Back in my days as a professional surfer in Australia, I always used to say: “It’s not what you do on the crest of the wave: it’s how you get ready to fall off.”*
We’re in boom times. Jobs are a-plenty right now. Consultants – at least the good ones – have never had it so good.
But boom’s invariably followed by bust, right? Because it’s easy right now to take the money, to work flat-out chasing all of those RFPs, to reap the benefits of the good times. But bidding for most of us isn’t a temporary gig: it’s our career, our ongoing livelihood. We’ll all go through the inevitable ups and downs of the economic cycle.
So here are half a dozen things I suggest you ponder, to position yourself so that the fall – whenever it happens – isn’t too hard and you’re best placed to respond when things do get tighter:
- Move jobs – maybe. If you’re working for a company that takes advantage of the goodwill and hardworking ethic of its bid and proposal people, now’s the time to find somewhere that will treat you with more respect. (Simple test: if you’ve already worked three weekends in 2022 without truly wanting to do so, get out.) Likewise, if your company talks the talk about best practice but you feel like you’re eternally pushing the stone uphill to get anything done, there are places out there that “get it” – who are investing to strengthen their already good practices and are probably looking for great people.
- Think about the job after next. Few readers of BQ are in the role right now that they’ll be doing until they retire. So where’s your career really going? What characterises you as a bid and proposal professional? Do you want to specialise in certain areas of the process? What sectors fascinate you? Does consultancy appeal as a vocation? Where do you really want the waves to take you?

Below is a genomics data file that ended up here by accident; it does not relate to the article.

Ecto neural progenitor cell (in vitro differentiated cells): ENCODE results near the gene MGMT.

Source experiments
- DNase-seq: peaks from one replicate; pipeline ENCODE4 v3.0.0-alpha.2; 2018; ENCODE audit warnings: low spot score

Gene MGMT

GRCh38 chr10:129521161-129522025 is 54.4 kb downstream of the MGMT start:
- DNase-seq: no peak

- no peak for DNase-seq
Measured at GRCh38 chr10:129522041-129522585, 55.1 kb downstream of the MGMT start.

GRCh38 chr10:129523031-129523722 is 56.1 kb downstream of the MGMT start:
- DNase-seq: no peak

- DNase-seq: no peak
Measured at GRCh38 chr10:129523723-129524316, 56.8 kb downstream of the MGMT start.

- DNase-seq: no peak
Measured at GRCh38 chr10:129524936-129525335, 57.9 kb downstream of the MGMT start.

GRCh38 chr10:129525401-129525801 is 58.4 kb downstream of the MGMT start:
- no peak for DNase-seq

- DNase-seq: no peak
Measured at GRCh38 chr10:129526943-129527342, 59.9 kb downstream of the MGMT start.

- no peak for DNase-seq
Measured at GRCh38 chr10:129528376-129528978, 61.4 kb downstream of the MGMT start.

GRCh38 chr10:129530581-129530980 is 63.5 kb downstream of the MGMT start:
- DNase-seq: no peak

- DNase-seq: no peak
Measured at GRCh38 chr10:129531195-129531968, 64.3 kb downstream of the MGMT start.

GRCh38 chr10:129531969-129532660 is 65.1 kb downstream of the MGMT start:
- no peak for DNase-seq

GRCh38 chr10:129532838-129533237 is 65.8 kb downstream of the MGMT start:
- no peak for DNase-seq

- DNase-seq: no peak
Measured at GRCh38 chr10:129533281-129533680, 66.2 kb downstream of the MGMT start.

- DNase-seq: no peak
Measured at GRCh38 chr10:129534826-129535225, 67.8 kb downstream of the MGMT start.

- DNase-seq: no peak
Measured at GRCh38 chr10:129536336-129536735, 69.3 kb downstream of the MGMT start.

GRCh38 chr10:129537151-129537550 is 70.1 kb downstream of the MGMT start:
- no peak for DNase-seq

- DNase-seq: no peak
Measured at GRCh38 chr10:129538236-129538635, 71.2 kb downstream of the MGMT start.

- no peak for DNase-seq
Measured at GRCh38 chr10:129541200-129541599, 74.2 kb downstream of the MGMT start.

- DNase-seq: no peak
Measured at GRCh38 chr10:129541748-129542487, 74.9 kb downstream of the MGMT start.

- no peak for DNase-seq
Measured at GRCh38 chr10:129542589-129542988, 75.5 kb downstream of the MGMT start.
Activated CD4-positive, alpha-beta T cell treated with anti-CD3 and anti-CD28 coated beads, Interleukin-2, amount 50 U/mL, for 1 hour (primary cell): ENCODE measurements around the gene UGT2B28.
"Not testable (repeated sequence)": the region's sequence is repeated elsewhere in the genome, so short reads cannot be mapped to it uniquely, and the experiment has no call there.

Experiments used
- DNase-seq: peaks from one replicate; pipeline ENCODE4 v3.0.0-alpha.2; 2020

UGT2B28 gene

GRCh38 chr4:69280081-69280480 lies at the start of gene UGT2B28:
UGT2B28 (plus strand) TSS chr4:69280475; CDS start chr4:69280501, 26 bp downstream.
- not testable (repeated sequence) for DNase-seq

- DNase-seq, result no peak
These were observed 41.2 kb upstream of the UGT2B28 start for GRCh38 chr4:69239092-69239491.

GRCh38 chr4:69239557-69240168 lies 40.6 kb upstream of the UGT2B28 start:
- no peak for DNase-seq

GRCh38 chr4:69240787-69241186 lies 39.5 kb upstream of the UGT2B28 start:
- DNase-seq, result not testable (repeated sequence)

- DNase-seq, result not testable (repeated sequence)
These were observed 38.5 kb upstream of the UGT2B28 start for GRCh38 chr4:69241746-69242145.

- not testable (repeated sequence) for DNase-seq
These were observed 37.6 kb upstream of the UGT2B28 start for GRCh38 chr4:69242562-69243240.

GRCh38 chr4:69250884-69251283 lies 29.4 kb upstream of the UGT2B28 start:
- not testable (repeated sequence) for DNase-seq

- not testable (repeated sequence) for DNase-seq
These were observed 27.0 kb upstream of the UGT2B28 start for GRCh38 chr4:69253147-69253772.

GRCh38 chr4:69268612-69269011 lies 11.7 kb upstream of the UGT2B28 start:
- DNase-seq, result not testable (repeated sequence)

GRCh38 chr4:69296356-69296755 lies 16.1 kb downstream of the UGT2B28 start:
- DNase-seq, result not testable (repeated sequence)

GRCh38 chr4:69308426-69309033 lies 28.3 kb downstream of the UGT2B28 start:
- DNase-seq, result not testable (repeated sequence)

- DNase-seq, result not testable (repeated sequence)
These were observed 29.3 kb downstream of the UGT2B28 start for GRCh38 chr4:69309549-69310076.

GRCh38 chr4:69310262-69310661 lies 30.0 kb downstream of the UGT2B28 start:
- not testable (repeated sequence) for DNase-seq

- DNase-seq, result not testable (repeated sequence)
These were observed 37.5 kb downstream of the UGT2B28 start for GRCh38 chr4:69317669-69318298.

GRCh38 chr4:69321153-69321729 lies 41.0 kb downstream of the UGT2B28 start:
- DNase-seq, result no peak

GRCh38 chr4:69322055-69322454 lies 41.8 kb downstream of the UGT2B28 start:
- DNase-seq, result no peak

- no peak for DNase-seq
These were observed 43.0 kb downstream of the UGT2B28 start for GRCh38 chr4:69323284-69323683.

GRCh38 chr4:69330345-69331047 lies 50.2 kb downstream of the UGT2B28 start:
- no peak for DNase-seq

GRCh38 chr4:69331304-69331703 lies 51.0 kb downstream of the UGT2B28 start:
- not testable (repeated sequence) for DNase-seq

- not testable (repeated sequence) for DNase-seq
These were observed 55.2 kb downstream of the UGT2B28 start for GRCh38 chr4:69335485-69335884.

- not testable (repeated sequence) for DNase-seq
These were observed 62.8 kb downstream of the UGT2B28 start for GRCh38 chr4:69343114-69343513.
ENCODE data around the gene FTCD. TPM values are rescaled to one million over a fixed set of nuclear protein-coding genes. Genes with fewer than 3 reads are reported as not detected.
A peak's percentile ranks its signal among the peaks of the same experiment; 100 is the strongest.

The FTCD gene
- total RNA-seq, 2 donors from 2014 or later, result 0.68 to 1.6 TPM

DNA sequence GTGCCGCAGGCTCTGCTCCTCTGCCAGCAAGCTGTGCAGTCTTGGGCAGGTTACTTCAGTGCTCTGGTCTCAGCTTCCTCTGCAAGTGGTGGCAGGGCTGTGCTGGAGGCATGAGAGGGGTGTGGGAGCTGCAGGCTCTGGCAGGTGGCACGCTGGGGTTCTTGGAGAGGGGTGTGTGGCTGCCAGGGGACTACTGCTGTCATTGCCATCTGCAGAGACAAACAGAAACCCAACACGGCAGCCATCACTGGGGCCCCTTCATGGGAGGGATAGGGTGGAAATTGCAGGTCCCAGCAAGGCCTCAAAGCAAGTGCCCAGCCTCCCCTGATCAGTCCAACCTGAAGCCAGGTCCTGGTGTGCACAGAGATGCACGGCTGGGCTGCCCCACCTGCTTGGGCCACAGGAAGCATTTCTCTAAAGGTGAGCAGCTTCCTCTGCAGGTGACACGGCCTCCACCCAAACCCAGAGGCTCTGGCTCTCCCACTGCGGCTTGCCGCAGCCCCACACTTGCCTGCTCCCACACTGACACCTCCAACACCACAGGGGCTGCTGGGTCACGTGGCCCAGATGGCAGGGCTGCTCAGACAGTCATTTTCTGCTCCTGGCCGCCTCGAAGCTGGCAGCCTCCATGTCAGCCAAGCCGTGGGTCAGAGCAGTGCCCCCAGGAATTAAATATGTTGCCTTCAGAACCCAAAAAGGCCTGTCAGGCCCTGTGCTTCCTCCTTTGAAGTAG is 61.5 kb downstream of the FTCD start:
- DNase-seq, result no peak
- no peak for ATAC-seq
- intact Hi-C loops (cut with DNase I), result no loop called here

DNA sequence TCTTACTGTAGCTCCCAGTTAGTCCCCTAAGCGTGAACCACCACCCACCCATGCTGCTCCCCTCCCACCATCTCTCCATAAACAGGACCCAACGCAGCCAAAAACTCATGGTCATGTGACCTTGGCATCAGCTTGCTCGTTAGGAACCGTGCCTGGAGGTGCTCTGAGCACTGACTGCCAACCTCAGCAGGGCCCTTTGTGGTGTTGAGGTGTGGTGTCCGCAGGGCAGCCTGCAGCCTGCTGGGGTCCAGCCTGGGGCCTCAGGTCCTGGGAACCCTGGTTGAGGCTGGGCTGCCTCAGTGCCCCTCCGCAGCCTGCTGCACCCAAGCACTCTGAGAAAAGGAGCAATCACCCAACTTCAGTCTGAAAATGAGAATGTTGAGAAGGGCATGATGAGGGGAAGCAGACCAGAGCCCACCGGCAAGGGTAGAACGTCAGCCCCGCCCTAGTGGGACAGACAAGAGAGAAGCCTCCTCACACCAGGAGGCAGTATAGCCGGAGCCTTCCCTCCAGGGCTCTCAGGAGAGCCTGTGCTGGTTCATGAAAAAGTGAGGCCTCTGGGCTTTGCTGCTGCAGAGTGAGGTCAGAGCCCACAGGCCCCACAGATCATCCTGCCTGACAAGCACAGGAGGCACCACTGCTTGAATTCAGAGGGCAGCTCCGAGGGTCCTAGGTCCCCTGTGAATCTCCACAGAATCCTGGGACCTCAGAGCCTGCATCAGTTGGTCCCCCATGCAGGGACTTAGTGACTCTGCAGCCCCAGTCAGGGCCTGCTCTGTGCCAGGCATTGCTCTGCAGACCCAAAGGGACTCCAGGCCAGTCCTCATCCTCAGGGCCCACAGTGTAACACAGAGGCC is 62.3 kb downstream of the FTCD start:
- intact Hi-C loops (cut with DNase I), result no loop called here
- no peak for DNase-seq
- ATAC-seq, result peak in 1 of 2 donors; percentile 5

- Build your skills. Sit down and do a thorough assessment of your current strengths, weaknesses and priorities for development. And make sure you push yourself to the next level, so you’re the one who stays afloat when we all come off the wave. (Bid and proposal people love talking, right? And even the least insightful webinars and meetings bring some insights – even if it’s just the confidence that comes from “I know all this already”.)
- Build your network, get to know people and get known. This is the time to tell your boss they really do need to sponsor you to attend events and conferences – if they want to keep you, motivate you, and see you continue to grow in your career. APMP has emerged from the debacle of its failed rebranding last year stronger than ever. Be part of it. It’s ours.
- Get certified. If you’re truly a bid / proposal leader and you’re not yet an APMP Professional, what are you hiding from? Atop the wave, you should be leading by example. If you’re doing great things running bids, get your Practitioner qualification. If you’re not certified at all, join the family: it shows that you’re serious about a career in our profession. And look, too, at the newer and emerging micro-certifications: Capture. Writing. Price-to-win (the “next big thing” that’s starting to be increasingly in vogue).
- Make time for yourself. Riding the wave takes energy. Lots of it. It’s draining. It’s never been more important to pause for breath between bids, to find that recovery time. To go for a long walk in the middle of the day. To spend time with family and friends. Let’s not let the boom lead to a wellbeing crisis.
We’re still in the midst of a pandemic. The global energy crisis is worsening. There’s war in Europe (particularly personally painful, as I’ve had family links to Ukraine and spent a lot of time in Kyiv). The warning signs are all there. So enjoy riding the wave: it’s exhilarating. But make sure this is a time that positions you for the next stage of your career success.
And whatever you do: do great things. There’s money there right now for organisations to invest in getting better. Be the one who helps yours to do just that.
* Or at least I would have done, had I ever been a professional surfer!
This article was written by Jon Williams.